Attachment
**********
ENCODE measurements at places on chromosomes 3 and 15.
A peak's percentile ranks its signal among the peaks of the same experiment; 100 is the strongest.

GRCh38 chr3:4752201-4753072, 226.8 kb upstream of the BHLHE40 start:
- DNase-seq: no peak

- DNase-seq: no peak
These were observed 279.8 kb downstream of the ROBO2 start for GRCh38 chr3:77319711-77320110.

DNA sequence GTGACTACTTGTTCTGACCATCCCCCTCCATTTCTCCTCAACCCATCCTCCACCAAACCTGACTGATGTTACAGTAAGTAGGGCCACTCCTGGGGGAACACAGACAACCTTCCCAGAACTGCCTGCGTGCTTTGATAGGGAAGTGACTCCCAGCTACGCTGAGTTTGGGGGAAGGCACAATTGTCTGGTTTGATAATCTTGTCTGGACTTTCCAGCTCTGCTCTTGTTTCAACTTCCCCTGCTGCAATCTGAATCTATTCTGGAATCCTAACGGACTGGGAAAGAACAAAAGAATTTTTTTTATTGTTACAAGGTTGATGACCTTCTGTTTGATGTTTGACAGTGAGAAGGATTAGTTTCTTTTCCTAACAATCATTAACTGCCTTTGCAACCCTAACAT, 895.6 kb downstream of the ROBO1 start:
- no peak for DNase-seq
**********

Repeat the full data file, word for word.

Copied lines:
ENCODE measurements at places on chromosomes 3 and 15.
A peak's percentile ranks its signal among the peaks of the same experiment; 100 is the strongest.

GRCh38 chr3:4752201-4753072, 226.8 kb upstream of the BHLHE40 start:
- DNase-seq: no peak

- DNase-seq: no peak
These were observed 279.8 kb downstream of the ROBO2 start for GRCh38 chr3:77319711-77320110.

DNA sequence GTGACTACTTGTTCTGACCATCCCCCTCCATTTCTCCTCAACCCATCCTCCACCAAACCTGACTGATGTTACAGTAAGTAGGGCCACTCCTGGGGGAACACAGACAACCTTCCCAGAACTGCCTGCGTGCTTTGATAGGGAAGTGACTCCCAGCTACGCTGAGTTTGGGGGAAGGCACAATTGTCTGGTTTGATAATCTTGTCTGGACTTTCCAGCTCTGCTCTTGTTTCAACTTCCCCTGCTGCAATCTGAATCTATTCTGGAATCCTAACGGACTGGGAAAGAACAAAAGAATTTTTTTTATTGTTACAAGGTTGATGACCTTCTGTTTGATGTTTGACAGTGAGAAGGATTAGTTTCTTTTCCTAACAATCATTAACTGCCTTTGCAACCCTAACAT, 895.6 kb downstream of the ROBO1 start:
- no peak for DNase-seq